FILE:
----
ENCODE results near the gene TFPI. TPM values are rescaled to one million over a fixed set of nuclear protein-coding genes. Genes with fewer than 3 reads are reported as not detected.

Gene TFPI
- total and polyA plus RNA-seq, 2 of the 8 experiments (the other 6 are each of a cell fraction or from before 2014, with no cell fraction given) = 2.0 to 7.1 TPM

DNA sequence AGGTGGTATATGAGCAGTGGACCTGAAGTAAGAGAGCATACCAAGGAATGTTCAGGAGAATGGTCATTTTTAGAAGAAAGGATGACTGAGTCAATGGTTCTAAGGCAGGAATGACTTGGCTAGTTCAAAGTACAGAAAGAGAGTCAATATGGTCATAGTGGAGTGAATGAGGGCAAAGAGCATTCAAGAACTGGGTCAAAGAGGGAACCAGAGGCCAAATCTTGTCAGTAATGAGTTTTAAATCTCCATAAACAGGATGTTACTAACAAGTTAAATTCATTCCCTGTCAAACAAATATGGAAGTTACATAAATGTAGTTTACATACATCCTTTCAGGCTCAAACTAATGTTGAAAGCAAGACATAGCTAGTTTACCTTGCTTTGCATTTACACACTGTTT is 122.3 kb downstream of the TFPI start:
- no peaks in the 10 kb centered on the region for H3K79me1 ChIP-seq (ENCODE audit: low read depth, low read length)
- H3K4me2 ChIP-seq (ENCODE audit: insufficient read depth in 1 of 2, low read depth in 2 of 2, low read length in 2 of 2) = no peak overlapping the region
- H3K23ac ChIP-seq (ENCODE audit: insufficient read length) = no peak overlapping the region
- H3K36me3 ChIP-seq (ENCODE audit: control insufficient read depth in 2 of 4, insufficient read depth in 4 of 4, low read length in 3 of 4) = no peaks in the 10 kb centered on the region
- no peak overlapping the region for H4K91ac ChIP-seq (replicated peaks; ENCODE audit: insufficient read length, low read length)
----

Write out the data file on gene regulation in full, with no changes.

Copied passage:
ENCODE results near the gene TFPI. TPM values are rescaled to one million over a fixed set of nuclear protein-coding genes. Genes with fewer than 3 reads are reported as not detected.

Gene TFPI
- total and polyA plus RNA-seq, 2 of the 8 experiments (the other 6 are each of a cell fraction or from before 2014, with no cell fraction given) = 2.0 to 7.1 TPM

DNA sequence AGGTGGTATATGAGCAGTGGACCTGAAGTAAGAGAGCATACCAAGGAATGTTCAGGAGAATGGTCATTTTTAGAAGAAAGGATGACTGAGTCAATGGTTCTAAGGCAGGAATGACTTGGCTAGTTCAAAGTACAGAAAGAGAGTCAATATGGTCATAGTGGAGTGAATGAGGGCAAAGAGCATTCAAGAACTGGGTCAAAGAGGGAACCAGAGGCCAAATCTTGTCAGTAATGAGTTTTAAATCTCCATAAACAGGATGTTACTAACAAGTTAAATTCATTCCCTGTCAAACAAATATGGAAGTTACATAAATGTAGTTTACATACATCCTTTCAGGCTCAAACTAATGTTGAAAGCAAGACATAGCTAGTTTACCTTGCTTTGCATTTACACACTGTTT is 122.3 kb downstream of the TFPI start:
- no peaks in the 10 kb centered on the region for H3K79me1 ChIP-seq (ENCODE audit: low read depth, low read length)
- H3K4me2 ChIP-seq (ENCODE audit: insufficient read depth in 1 of 2, low read depth in 2 of 2, low read length in 2 of 2) = no peak overlapping the region
- H3K23ac ChIP-seq (ENCODE audit: insufficient read length) = no peak overlapping the region
- H3K36me3 ChIP-seq (ENCODE audit: control insufficient read depth in 2 of 4, insufficient read depth in 4 of 4, low read length in 3 of 4) = no peaks in the 10 kb centered on the region
- no peak overlapping the region for H4K91ac ChIP-seq (replicated peaks; ENCODE audit: insufficient read length, low read length)